Lawyer shoots father of four in the head as he turns to run, Supreme Court hears


A witness told gardai that a top lawyer shot an unarmed father of four in the back as he turned to flee after a melee on farmland in Tallaght last month, the Supreme Court said. high has heard.

However, in court, the senior lawyer told Gardai in an interview that he believed he was being threatened and was “deeply terrified”.

The Supreme Court heard Tuesday alleging that senior counsel and law lecturer Diarmuid Rossa Phelan first “deliberately shot” Keith Conlon’s dog with a legally kept rifle without a gun. any forewarning.

A witness told gardai that the defendant then fired three shots from a licensed revolver after a “verbal altercation”, with the last shot hitting the back of the man’s head. disappeared after he turned to run, the court heard.

Mr Phelan, who gave evidence today via video link, told Ms Justice Deirdre Murphy it was unlikely he was trying to evade justice and said: “I have to clear my name”.

Justice Murphy is expected to make a decision on Wednesday on Mr Phelan’s bail application.

Mr Phelan (53) of Kiltalown Lane, Tallaght, Co Dublin is charged with the murder of Mr Conlon (36 years old) at Hazelgrove Farm, Kiltatown Lane, Tallaght, on 22 February.

Mr Conlon, from Kiltalown Park in Tallaght, was critically injured in the shooting and died at Tallaght University Hospital two days later.

At Tuesday’s bail hearing, Detective Garda Mick McGrath from Tallaght Garda Station told Jane McGowan BL for the State, that Mr. Gardai had opposed bail following “O’Callaghan’s principles,” where people We assume that the defendant is at risk in flight.

There is also an objection to bail under Section 2 of the Bail Act, which permits a denial of bail if the court agrees that such denial is necessary to prevent the defendant from committing a felony when released on bail.

Outlining his opposition to bail, Det Gda McGrath said it could be alleged that a group of three unarmed men were hunting with a dog at 1.10pm on February 22, as they enter the grounds at Hazelgrove Farm and encounter the landowner. It could also be alleged that Mr Phelan “deliberately shot” Mr Conlon’s dog with his licensed rifle without any warning, the detective said.

The witness said that “a verbal argument” broke out between the two men and Mr Phelan.

The court heard that Mr Phelan had two guns on him and that after the first shot was fired Mr Conlon and his friends ran away.

Mr. Conlon was taken to Tallaght Hospital and the accused remained at the scene, where he spoke to the gardai. “He admitted to himself that he shot the dead man and was then arrested by myself and taken to Tallaght Garda station, where he was held for three days,” the detective said.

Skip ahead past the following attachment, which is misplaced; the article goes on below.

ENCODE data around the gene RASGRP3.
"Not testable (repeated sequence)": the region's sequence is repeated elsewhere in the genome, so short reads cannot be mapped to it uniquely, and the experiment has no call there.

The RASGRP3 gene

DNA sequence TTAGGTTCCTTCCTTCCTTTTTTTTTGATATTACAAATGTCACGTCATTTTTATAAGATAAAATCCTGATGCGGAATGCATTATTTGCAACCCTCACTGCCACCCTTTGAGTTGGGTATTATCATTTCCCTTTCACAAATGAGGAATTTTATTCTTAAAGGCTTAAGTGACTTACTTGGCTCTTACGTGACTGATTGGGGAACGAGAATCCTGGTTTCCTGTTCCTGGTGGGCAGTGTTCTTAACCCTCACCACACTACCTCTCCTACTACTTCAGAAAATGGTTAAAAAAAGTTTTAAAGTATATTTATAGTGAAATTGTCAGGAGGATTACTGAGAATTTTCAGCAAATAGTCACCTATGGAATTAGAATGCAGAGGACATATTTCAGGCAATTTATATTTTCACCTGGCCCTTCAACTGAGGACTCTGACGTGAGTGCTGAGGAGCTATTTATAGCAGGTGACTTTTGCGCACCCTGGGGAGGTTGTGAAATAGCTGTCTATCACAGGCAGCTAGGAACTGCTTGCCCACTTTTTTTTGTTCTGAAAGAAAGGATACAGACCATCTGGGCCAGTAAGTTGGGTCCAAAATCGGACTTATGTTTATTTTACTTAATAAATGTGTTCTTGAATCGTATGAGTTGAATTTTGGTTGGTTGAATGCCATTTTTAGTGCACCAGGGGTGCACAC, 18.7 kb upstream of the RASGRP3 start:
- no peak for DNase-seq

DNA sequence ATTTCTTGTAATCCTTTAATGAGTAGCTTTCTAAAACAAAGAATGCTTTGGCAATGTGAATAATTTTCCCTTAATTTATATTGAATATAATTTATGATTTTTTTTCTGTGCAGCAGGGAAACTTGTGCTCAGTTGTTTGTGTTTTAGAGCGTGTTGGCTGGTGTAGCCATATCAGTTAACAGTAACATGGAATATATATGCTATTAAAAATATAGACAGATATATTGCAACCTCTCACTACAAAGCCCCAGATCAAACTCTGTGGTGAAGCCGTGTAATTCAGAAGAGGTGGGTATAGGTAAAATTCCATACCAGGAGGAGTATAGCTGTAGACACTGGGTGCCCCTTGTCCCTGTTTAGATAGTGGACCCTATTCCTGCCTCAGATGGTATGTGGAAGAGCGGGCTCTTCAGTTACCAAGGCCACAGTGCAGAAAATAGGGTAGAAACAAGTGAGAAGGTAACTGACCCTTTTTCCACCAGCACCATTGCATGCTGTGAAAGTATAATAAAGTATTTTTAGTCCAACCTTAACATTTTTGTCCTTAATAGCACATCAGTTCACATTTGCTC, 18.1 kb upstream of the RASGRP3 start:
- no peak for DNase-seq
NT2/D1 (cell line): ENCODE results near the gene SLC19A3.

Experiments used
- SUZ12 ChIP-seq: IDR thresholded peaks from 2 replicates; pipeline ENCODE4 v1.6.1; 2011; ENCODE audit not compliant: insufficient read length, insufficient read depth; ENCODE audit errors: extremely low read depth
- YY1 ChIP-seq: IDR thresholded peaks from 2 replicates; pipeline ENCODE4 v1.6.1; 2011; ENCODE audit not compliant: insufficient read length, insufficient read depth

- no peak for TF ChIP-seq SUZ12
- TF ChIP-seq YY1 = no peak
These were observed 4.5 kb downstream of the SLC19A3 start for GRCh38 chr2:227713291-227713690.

The witness said Mr Phelan was interviewed several times and exercised his legal right to remain silent during the first 24 hours.

The witness said Mr Phelan told gardai in interviews that he was “stunned when a man came down”.

Det Gda McGrath said witnesses contradicted Mr. Phelan’s version of events.

When asked about ammunition in his interviews, Mr Phelan told gardai he had “birdshot bullets” in his revolver. The defendant told gardai: “You showed me rounds that I didn’t think were included, the third round must have been a bullet.”

Mr Phelan is a licensed owner of ten firearms, according to the court, and has “a lot of experience” in their use.

The officer said he had been told that “a shot could be fatal” regardless of whether the pistol contained birdshot or empty ammunition.

Det Gda McGrath alleges the time between the shooting of the dog and Mr Conlon was 2-3 minutes or “maybe less”.

The witness told Mrs. Justice Murphy that he was afraid that if Mr. Phelan was released on bail he would run away. The court said he was a senior adviser, that he worked for Trinity College, had links to Northern Ireland, mainland Europe and the United States as well as substantial assets and finances.

The witness said that due to the seriousness of the offence, he did not consider any bail conditions appropriate.

When asked by Ms. McGowan if the defendant was caught in the act, Det Gda McGrath said Mr. Phelan was arrested at the scene and hospitalized in connection with the shooting before his arrest. The defendant is said to have told the witness: “I shot him, as soon as he was injured I stopped.”